Sandhill cranes rising at foggy daybreak, Rowe Sanctuary, Kearney, Nebraska
We interrupt our regularly scheduled Quilt Thursday to bring you an update on the sandhill crane migration.
They're back on the Platte River in Nebraska and will be there for the new few weeks.
That is all. That is enough.
Sandhill cranes are my totem. I grew up in a West Texas city near one of their main refugia (Muleshoe National Wildlife Refuge) and their call will forever mean the changing of the seasons for me. No other sound catches my heart as their calls do. So I was delighted beyond belief that we moved just one state north of one of their oldest and biggest migration stopovers: the Platte River in Nebraska.
Platte River. I heard but did not see a badger near here.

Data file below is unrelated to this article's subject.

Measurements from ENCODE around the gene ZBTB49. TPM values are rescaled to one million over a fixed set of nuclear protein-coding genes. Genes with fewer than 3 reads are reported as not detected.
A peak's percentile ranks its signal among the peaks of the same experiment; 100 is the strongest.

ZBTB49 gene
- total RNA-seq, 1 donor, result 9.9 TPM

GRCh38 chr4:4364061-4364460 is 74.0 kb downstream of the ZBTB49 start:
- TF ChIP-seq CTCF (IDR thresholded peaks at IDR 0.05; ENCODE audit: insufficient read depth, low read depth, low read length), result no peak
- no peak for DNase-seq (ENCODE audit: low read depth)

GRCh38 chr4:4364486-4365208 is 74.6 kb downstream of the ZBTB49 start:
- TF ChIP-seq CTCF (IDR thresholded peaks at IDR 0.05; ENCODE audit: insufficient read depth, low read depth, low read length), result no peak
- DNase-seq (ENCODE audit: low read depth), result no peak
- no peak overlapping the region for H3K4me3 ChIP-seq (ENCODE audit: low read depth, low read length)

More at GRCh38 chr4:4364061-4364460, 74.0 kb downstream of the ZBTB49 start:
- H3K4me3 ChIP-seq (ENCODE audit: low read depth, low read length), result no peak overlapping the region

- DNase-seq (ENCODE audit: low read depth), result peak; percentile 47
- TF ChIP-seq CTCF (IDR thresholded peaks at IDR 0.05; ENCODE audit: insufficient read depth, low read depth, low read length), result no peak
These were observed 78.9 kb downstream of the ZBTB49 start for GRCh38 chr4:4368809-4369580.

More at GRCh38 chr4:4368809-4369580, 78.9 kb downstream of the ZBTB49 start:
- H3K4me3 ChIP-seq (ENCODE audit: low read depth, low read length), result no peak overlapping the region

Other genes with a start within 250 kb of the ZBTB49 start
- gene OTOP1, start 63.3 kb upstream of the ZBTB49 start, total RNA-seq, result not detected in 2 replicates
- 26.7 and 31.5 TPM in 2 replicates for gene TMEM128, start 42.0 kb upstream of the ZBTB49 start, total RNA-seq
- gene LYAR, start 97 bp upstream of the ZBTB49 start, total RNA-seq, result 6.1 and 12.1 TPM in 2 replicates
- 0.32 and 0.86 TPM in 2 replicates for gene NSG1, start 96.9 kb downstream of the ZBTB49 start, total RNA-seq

We led a trip from here down to Nebraska two years ago to watch the cranes along the Platte. Last year we had bad luck with blizzards--not just minor snowstorms; outright blue northers--every weekend that we scheduled for the trip. This year, we are scheduled to lead the trip next weekend. I had an unexpected opportunity--that's how I am choosing to look at it--to drive down to Lincoln for a course I was teaching, and so I decided to check out the crane action on the drive back.
All of these were taken in the early morning on an overcast and foggy day, which added to the beauty. What I can't convey here is the sound of thousands of cranes rising up off the river banks and calling as they started the day. I only left because they did.
Cranes feeding in field
They're back, dancing and getting ready for the next flight to the far North. Part of my heart goes with them, but they always bring it back.